That’s it. The secret to writing a call to action (CTA) is a sense of urgency. You should have already told the reader why they want what you’re offering; your call to action is the chance to tell them how to do it, and get them to do it now.
Why is the Call to Action So Important?
If your customers don’t act now, then they might forget why you’re so great. Leave them to remind themselves, and you could lose a sale. So you want them to do it now, and the call to action is the time to tell them.
How to Add Urgency to your Call to Action
- Cut the fluff. No room for pleasantries here. Cut out all words that you don’t need. The more the reader has to read, the less time you have before they switch off.
- Use urgent words like ‘now’, ‘today’ and ‘free’. Again, don’t try to be pleasant. Literally tell your readers what to do and they will react.
- Be super-concise: keep it to five words maximum. The shorter the better.
- Use short words. Churchill once said: “Little words move men”. Shorter words are easier to read (or scan) on screen. Write a call to action using small words and they will take less brain power to process.
- Include a timeframe. Is your offer only open for a limited time? Make this clear, either on or near your call to action.
- Use verbs (active words). Literally tell your readers what to do. Do you want them to try, buy, sign-up, download or donate?
- Stay consistent. Use the same words on your call to action as you have in the destination page. For example, if you say ‘Sign up to our newsletter’ in your call to action, don’t then call it a subscription in the next page. You may know it’s the same thing but your reader doesn’t, so just call it one or the other the whole way through.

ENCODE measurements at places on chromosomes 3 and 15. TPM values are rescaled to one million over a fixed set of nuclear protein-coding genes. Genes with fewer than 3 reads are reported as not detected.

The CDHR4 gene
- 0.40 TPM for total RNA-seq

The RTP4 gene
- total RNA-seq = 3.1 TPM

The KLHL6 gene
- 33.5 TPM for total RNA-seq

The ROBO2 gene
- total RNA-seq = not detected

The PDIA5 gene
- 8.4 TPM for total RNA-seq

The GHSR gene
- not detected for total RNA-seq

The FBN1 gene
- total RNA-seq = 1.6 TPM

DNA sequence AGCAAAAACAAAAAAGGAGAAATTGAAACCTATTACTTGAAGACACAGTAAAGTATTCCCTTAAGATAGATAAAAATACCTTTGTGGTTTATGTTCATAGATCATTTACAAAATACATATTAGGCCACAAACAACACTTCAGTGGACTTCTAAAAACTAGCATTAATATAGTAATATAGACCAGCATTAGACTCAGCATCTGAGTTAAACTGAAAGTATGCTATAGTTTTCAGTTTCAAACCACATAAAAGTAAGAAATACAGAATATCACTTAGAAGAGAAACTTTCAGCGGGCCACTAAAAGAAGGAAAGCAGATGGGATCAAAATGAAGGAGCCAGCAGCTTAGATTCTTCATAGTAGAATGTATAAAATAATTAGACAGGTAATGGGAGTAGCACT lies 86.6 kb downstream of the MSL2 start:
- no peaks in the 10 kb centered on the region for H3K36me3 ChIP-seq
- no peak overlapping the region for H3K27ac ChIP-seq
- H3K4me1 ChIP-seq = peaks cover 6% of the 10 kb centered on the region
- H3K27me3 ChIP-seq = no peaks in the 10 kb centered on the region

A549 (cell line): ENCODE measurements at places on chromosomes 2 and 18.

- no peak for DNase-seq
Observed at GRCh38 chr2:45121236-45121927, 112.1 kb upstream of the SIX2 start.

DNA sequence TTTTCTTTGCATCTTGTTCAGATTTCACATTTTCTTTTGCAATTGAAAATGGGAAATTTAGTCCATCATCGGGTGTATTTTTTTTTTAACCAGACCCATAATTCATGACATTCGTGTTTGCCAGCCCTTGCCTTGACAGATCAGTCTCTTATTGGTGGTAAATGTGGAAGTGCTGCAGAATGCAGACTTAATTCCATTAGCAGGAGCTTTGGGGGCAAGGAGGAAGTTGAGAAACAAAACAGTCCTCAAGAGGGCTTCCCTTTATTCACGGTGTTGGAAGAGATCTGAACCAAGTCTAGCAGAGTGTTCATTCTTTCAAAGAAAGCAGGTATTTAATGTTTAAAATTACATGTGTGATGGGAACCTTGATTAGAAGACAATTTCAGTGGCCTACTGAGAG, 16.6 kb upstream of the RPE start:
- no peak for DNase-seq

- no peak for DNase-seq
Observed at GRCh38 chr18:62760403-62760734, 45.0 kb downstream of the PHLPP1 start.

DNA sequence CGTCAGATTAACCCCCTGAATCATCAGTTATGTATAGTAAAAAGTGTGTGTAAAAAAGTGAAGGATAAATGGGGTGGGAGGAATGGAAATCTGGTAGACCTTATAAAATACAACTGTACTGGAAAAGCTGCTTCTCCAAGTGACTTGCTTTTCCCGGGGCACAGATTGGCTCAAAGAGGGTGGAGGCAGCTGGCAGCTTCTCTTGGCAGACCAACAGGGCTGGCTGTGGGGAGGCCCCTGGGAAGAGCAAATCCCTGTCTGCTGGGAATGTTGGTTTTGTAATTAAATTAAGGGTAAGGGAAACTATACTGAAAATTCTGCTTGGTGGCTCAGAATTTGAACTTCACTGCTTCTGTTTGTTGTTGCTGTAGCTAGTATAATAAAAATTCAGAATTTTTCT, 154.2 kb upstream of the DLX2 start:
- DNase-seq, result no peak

- Choose relevant words. Does your call to action accurately describe where you are taking the reader? For example, if you say ‘download’, are you taking the user directly to a download page? If you say ‘sign-up’ or ‘join us’ are you directing them straight to the registration page, or are you sending them to an information page? If it’s the latter, then ‘Find out more’ would be a better option.
Why Does this Strategy Work?
Your readers see or listen to hundreds of adverts a day on the television, online, radio or in print-based media. Most of these adverts rely on the customer to do most of the legwork, by visiting a land-based store, browsing a website or calling. Online copywriting is unique in that we can get customers to react immediately, without them even moving from their computer screens.
Writing clear and urgent calls to action makes use of the immediate nature of the web. It tells your reader what to do, when to do it and takes them straight to the information they need. They really can act right now, and a great call to action will get them to do it.